What is working Capital?

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Working Capital is a financial indicator of operational liquidity of a business organization. Working Capital is the short term assets to cover the short term liabilities of the organization. Working Capital is calculated as Current Assets – Current Liabilities, also represented as Net Working Capital. The Working Capital Ratio or Current Ratio is calculated as Current Ratio/ Current Liabilities. Current ratio anything below 1 indicates a negative working capital, and anything above 2 indicate that working capital management of the business is not good since the excess of current assets are not invested. Generally current ratio of 1.33 is taken as an ideal ratio.

Also read – Analysis of holding levels for working capital assessment

Another way of representing working capital is the portion of Long Term Funds to cover current assets. So even if you calculate working capital by deducting Fixed Assets and Long Term Investments from Long Term Funds, the result will be same as calculated by deducting current liabilities from current assets.

For e.g. if balance sheet of ABC Ltd. is as under:

Liabilities Rs. In Crores Assets Rs. In Crores
Share Capital 100 Net Fixed Assets 80
Long Term Loans 50 Long Term Investments 40
Current Liabilities 80 Current Assets 110
Total Liabilities 230 Total Assets 230

Now, we calculate working capital by both the methods:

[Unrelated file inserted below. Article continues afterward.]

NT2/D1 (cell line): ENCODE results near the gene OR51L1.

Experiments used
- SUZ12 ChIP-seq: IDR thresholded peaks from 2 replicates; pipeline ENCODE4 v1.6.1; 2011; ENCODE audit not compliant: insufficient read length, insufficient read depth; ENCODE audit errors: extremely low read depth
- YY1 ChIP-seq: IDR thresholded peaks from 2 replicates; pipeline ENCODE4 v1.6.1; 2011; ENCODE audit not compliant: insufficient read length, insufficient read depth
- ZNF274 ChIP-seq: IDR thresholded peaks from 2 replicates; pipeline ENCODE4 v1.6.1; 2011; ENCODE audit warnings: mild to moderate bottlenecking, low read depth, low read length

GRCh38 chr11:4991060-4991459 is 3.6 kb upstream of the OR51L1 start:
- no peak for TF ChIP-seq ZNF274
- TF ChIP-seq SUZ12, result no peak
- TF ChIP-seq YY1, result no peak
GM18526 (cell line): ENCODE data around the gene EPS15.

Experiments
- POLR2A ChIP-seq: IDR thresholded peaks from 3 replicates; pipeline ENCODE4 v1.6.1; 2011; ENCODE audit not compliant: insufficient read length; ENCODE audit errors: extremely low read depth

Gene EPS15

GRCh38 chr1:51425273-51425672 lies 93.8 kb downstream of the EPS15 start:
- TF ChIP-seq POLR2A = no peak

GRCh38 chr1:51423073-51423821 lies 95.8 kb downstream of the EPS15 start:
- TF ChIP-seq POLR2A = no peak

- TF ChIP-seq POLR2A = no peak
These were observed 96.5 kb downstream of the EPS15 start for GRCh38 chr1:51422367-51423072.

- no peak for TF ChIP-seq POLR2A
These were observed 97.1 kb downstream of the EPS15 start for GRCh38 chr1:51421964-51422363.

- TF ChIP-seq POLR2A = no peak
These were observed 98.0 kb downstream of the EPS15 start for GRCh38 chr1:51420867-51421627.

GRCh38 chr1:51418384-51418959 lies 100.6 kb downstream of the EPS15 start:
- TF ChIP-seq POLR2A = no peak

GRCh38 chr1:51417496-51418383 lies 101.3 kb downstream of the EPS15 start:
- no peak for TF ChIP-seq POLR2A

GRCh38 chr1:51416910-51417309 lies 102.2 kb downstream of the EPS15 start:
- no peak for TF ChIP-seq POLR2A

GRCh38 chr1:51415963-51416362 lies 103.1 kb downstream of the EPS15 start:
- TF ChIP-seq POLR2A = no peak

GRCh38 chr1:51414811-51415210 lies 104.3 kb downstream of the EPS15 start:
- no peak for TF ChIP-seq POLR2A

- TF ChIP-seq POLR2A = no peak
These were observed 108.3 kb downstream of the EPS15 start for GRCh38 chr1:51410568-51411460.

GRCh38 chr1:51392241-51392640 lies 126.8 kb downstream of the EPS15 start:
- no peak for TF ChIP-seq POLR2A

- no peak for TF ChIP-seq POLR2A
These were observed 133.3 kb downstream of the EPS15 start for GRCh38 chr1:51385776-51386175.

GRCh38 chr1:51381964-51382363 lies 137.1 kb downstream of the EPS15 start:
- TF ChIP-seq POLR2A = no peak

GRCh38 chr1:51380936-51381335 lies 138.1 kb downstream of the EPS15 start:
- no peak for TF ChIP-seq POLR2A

Current Assets – Current Liabilities 110 – 80 = 30
Long Term Funds (Share Capital + Long Term Loans) – (Fixed Assets + Long Term Investments (100+50) – (80+40) = 30

Also Read – How assessment of Term Loan is done

Now, see the logic behind working capital. Positive working capital indicate that the organization have sufficient long term funds to cover its long term needs and short term funds are not utilized for acquiring fixed asset. Negative working capital indicates that the organization have utilized its short term funds for acquiring long term assets. So what’s wrong is utilizing short term funds for acquiring long terms assets? Let’s take an example:

Liabilities Rs. In Crores Assets Rs. In Crores
Share Capital 100 Net Fixed Assets 120
Long Term Loans 50 Long Term Investments 60
Current Liabilities 80 Current Assets 50
Total Liabilities 230 Total Assets 230

In this case working capital is negative 30 crores. It indicates that the organization has utilized 30 crores of its short term funds for long term needs. Now, you know that short term funds are required to be paid in a short period (less than 1 year), whereas, long term assets can not be sold (used) for making payment for short term loans. How will company, repay the current liabilities of 80 crores from current assets of 50 crore only. So, in this case, the organization would be in a liquidity crunch.

To understand, what are current assets and what are current liabilities and how to identify current assets and current liabilities in a balance sheet read this article.